January 2008

Today is Elise’s birthday, but I’m writing about Joelle.  Joelle served everyone at Elise’s party with such zest that no one could turn down the punch.  She was sweet and beautiful.  Chris used her term, “scared me like the radio,” tonight and I remembered to write it down.  Because, like most things kids do, she isn’t saying it any longer.  She always said that whenever a certain song came on her Jojo CD.  I don’t know the name of the song, but it samples another song with a male singer.  Just a few lines.  Every time it would start playing, she would say, “ah, that scared me like the radio.”  She meant that to mean that she thought I had changed the CD to the radio.  It was just cute.

Recently, I heard Joelle ask her daddy, “Do you love me more then Elise?”  I knew one day I’d hear her say that, but it made my heart ache when I heard her ask.  I remember being so scared before we had Elise.  We had such a tight knit little family.  What good would adding a new member do?  Like everyone always says, I can’t believe I was apprehensive.  However, I understand Joelle’s question.  It’s hard.  Looking through all the birthday pictures and the others that we just haven’t loaded up yet, I think it’s pretty obvious that Joelle is smitten with Elise and the reverse can definitely be said.  Elise worships Joelle and you can see in all the pictures that she’s almost always looking to see what her big sister is up to. 


Joelle is loving High School Musical.  She goes through cycles of adoration and, after Danny and Meg’s giftie at Christmas (HS Musical CD), she’s been all over it.  Chris and I have been agreeable with this cycle, it’s actually pretty fun music.  So, we bought HS Musical 2.  Joelle was watching it the other morning.  I walked in the room and tears were in my baby’s eyes.  Troy (Joelle calls him Trent) and Gabrielle had just broken up.  She was so upset and it was time to walk out the door for school, but I did my best to console her and said, “baby, that’s a good lesson.  Trent wasn’t treating Gabrielle right, so she left him.  I hope you do the same thing if that happens to you.”  She looked up at me as if she understood, but then broke out in fresh tears and said, “but Trent gets more jewelry!”  I felt like saying, “come again.”  I did encourage her to explain more and she said, “Trent already has a ring and now he gets the necklace, too?”  Yeah, clearly Joelle didn’t really get the whole idea behind what was going on.  (Troy gives Gabrielle a necklace at the beginning of the movie and she gives it back when they break up.)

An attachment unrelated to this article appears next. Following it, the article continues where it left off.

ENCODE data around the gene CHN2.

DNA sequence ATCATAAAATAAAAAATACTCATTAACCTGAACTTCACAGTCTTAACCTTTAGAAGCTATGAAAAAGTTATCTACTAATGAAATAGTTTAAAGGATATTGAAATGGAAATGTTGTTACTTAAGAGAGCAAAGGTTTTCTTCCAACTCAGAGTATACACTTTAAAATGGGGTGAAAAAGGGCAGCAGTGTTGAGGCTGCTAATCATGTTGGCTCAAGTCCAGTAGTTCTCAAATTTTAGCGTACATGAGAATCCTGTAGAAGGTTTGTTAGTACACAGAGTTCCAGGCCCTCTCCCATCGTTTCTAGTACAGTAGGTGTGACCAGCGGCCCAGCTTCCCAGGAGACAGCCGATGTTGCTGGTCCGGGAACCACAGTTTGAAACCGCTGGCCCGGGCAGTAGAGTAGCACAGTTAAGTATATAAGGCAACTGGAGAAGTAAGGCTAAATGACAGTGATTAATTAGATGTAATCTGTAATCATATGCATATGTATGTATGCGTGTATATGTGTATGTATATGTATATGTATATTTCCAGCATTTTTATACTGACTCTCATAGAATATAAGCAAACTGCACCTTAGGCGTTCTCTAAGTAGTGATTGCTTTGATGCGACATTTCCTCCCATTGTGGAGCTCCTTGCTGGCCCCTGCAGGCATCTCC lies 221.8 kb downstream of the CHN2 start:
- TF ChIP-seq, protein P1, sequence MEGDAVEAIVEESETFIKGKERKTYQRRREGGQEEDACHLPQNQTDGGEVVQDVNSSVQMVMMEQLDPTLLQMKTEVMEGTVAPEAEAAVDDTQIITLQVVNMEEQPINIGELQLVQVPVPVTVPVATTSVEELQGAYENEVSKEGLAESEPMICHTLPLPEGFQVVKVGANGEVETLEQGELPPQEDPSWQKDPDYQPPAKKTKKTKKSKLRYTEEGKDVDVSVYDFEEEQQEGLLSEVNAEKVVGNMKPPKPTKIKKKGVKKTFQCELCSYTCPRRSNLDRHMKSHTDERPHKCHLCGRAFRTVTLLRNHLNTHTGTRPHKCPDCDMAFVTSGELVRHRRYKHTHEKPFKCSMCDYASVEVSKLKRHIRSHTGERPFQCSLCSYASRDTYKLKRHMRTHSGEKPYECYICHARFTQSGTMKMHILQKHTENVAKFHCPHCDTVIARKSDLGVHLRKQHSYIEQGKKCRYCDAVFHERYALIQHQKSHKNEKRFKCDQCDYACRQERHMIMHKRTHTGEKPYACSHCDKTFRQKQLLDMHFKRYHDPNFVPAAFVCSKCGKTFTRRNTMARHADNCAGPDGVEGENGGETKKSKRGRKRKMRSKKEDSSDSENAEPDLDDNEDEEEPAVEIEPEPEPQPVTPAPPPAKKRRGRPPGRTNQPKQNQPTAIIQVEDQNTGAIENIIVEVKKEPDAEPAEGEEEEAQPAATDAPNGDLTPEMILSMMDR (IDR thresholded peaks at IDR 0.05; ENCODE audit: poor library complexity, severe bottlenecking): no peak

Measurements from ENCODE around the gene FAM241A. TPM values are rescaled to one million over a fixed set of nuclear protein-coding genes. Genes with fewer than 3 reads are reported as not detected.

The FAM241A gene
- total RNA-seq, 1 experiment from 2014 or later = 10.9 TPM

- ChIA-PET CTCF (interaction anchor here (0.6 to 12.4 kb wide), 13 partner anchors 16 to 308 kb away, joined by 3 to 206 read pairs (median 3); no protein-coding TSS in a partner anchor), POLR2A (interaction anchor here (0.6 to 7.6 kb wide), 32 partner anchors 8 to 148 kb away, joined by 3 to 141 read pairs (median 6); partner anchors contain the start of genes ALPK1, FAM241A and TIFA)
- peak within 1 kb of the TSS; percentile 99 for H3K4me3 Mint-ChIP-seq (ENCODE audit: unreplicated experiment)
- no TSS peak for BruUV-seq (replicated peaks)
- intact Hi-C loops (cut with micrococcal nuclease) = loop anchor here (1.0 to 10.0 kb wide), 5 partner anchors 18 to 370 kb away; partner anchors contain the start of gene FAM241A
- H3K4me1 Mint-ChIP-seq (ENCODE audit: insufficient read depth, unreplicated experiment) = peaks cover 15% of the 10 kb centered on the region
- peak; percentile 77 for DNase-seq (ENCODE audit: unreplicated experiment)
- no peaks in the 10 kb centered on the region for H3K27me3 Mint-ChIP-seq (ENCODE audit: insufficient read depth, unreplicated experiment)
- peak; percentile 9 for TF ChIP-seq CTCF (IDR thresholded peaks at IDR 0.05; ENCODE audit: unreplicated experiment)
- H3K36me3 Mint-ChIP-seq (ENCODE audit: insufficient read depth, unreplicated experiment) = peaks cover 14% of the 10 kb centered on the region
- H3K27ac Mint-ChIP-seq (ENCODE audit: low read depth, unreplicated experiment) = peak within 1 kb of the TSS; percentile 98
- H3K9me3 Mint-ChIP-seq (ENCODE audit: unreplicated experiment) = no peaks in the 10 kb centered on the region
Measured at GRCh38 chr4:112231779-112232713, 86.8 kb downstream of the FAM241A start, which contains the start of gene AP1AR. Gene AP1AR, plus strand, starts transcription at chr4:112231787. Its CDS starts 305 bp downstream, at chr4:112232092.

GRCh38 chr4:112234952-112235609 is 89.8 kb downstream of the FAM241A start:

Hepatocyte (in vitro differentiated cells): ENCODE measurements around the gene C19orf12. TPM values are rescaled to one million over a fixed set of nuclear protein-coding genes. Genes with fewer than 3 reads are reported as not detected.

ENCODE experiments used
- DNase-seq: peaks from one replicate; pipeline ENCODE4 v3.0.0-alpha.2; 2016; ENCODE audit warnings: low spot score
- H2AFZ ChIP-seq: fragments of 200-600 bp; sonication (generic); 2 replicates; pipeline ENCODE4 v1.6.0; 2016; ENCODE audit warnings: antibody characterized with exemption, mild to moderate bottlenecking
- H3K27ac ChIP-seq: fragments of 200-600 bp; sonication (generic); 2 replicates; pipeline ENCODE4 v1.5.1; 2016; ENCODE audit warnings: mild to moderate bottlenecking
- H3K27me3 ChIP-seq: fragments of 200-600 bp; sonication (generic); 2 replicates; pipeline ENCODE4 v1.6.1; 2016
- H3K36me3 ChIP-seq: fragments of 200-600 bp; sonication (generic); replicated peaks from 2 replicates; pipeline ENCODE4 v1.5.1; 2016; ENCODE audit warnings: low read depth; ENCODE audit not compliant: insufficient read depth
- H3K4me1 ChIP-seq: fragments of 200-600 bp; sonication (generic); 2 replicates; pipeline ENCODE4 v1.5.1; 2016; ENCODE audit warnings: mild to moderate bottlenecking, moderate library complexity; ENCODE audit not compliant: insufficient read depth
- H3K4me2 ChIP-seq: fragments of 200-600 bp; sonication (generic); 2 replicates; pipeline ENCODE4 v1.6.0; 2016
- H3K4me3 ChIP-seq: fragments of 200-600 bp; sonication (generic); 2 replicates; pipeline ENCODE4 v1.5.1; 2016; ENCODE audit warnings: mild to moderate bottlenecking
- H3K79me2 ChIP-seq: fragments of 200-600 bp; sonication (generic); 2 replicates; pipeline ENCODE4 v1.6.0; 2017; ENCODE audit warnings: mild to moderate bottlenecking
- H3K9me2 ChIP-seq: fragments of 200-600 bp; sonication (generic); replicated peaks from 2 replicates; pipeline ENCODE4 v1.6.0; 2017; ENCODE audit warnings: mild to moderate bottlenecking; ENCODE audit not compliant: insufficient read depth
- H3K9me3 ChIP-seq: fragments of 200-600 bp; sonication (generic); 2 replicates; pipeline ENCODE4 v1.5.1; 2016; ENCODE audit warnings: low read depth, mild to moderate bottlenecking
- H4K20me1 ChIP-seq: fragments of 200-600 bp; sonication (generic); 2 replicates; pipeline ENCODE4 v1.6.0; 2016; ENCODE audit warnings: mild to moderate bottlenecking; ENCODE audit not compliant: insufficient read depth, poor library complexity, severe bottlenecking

Oh well, like I said before, the music is catchy.  Little Elise even likes it.  Her favorite is the “bop to the top” song.  She sings along, “bop, bop, bop,” with the music.

Joelle decided to write a play one afternoon.  I wrote down the transcript.  This was actually in November of 2007 (hence the turkey), but I just found it and thought it was worth saving.

Once upon a time, there was a turkey.  She didn’t have purple feathers.  She didn’t have orange feathers.  She did have brown feathers.

Her best friend was Marty the Monkey (a stuffed monkey that the kids in her class take turns bringing home from class and writing in a journal about).  Why was a monkey and a turkey in the same forest?  Well, there were two other monkeys in the forest.  So, it was a monkey forest.  How did the turkey get there?  It was a turkey and a monkey forest. 

The turkey and Marty dance for 10 days!  That’s all.  The end. 

Turko is the Turkey’s name.  Monko1 is Elise’s Monkey.  Monko2 is Mommie’s Monkey. 

Joey once coined the term “locust eating” as something that my dad (and myself and possibly Joey) all do. The term stuck with me because it’s funny but also accurate. For the most part, I’m a fairly healthy eater, but give me a bag of chocolate chips after a long hiatus without them and I will consume the whole bag. I know, not wise. Every dietitian would agree that one should eat a small amount daily, but it just doesn’t work that way for me. While my “locust eating” is primarily with sweets, my dad is like that with a lot of different foods, even healthy ones. He might see yummy oranges at the store, buy 4 and eat them all right when he gets home.

I think Elise has inherited this strange “locust eating” gene. First, it was grapes. She would consume every single morsel of grape thrown her way. Fistfuls of grapes would engorge her tiny little mouth. Second, cantaloupes. She is crazy for them. I gave them to her for lunch and she ate a whole bowl. She reaches for the food she wants now and she was definitely reaching for the cantaloupe and only the cantaloupe. At dinner, I gave everyone a little pile on their plates. Chris tried to give Elise her squash first but she spotted the orangey goodness on the plate and would have nothing else. She ate all of her share and insisted on having Chris’s as well. (his was the next closest plate.) She ate a few spoonfuls of green beans and then spotted the orange cubes on my plate. She got those as well. Finally, she saw Joelle’s and actually physically inched her high chair towards Joelle to get at her pile. Joelle, who had to be bribed to eat a tiny, almost invisible piece for breakfast, suddenly wanted nothing but her cantaloupe. Luckily, there was more in the refrigerator, although, not much.